“I did not see, nor endorse, the letter, which was sent out to people’s homes, purporting to be from me. If I had wanted to write a letter to residents, it would be from my own hand.

“From the heated phone calls and personal exchanges since being alerted to the letter, I can assure people that those in head office will not be doing that again.”

Mr Marshall said his name had been put to the political campaign document without his approval.

“I don’t require people to speak for me and am insulted that those in head office think I do. I also think it’s a massive slap in the face to the community,” Mr Marshall said.

“I have received an apology from the state director of the party about how the ... letter came to be delivered to people in Inverell and Glen Innes without my approval. Hopefully, though, people saw through it – an old photo, wrong letterhead and a printed signature. It’s clearly not from me.”

Mr Marshall moved to reassure the electorate about the correspondence.

“I want the community to know that if they receive something from me in the post, that it is me who sent it to them, not some ... letter written by someone from Sydney,” he said.

A spokesman from Mr Joyce’s office said: “I haven’t seen the letter, but if somebody is accusing someone of forging a letter, they should report it to the AEC.”

Mr Marshall said his signature had now been withdrawn from use by The Nationals head office, without his prior consent.

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13. 07. 2018
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Four-year terms would bring political stability: Ward

Four-year terms would bring political stability: Ward

Picture: ROB HOMERFour-year terms at a federal level would provide stability and eradicate a system where “no meaningful governing gets done”, parliamentary secretary for the Illawarra Gareth Ward said.
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Mr Ward made the calls after a double dissolution election called by Prime Minister Malcolm Turnbull which hasleft the nation facing the prospect of more political uncertainty.

“What I’ve observed at a federal level is governments, regardless of their political flavour, spend the first year-and-a-half implementing election promises and the last year-and-a-half campaigning,” Mr Ward said.

“At a state level we don’t have the games being played around elections being called and their timing, which provides for more stable government and certainty for the community.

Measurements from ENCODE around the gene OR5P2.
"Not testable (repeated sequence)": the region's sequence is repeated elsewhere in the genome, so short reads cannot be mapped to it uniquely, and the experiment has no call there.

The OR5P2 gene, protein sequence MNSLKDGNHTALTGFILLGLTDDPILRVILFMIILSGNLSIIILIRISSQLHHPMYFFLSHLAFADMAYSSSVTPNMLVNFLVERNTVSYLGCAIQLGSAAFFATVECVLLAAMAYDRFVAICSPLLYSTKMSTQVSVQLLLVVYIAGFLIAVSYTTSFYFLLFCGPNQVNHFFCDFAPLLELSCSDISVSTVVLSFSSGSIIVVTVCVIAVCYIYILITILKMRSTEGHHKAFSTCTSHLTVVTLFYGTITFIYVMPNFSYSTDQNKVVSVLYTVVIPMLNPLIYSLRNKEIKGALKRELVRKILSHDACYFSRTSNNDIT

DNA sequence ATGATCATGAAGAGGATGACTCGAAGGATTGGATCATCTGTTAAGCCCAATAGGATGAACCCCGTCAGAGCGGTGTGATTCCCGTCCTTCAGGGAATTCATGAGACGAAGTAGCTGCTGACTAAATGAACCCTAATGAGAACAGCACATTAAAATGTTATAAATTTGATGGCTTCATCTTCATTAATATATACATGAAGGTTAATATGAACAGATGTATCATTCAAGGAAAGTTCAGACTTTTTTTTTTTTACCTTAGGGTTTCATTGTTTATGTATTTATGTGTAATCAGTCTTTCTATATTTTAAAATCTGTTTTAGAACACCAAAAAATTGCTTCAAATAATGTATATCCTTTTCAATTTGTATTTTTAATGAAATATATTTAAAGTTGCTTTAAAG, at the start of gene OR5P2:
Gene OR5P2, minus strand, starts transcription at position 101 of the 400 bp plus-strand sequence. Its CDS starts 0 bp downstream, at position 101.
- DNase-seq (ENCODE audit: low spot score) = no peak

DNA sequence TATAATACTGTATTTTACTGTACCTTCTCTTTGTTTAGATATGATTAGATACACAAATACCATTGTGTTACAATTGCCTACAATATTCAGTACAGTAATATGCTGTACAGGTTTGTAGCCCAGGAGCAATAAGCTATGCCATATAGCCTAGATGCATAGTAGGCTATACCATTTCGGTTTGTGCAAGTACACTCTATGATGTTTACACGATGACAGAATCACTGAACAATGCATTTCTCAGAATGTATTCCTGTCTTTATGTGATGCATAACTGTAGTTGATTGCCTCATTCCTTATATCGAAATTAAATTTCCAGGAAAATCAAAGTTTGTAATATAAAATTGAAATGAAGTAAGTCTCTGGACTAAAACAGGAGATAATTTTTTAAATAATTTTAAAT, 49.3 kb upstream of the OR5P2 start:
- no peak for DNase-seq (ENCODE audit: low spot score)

Gareth Ward

“I know in particular the business community appreciates having the uncertainty removed and I think the nation would benefit from a more certain and stable government. Of all the jurisdictions in the nation, only two do not have fixed terms.’’

The NSW Government introduced four-year terms in 1995.Those four-year terms can only be stopped if the governor believes the government has acted illegally or the government itself loses control of the lower house.

Mr Ward said the current three-year term leaves “no appetite for brave reform at a Federal level”.

“No-one truly appreciates the fullest extent of the government’s reform agenda and they become reform shy,” Mr Ward said.

“If people could see governments delivering on their reform agenda they may have different views. What we’ve seen federally is more of a concern about holding government than delivering meaningful, long-term reform the nation.”

Previous governments have supported a federal switch, but any change would require a constitutional amendment in the form of a referendum.Every constitutional change put to the Australian people via referendum has failed since 1984.

Labor's re-elected member for the newly-named seat of Whitlam making his vote count at Mt Terry Primary School on Saturday. Picture: Sylvia Liber.

Jones says no need to fear four-year federalswitchLabor federal member for Whitlam Stephen Jones believes there is no reason to fear a longer serving term for federal governments.

Mr Jonescame out in support of a call byNSW member for Kiama Gareth Ward to extend federal terms from three years to four years.

``There is always ways ofcrafting provisions the case of emergency,’’ Mr Jones said.

``Nobody is suggesting removing the deadlock of a double dissolution if a senate obstructs a government agenda.All of the concerns can be dealt with to provide government a stable platform for a reasonable period of time.

``Nobody is suggesting NSW, with fixed four-year terms, is teetering on the edge. It’s been something I’ve raised before in parliament and it in facttakes a heap of the gaming out of the system.’’

Mr Jones plans to raise it again a matter of importancefor the next ALP National Conference.

He noted, due to the instability of the three-year terms, few federal governments in recent Australian history have run their full course.

Mr Jones noted the ``legal obstacle’’ of constitutional change with a referendum was a sticking point.

``As Turnbull and Shorten will discover, it takes a certain amount of time and resources to run a plebiscite or referendum because when doing that, you’re not doing something else,’’ he said.

``That probably explains why it has not been done yet.’’

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13. 07. 2018
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Perfect time to show support

Perfect time to show support

THE flag is being raised on NAIDOC celebrations across the region this week.
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For those of you who might not be aware, NAIDOC Week is held around Australia each July to acknowledge and celebrate the history, culture and achievements of Aboriginal and Torres Strait Islander peoples.

The idea of NAIDOC goes back to a letter written by a man called William Cooper.

It was written on behalf of the Australian Aborigines Progressive Association and called for a “Day of Mourning” on the day before Australia Day.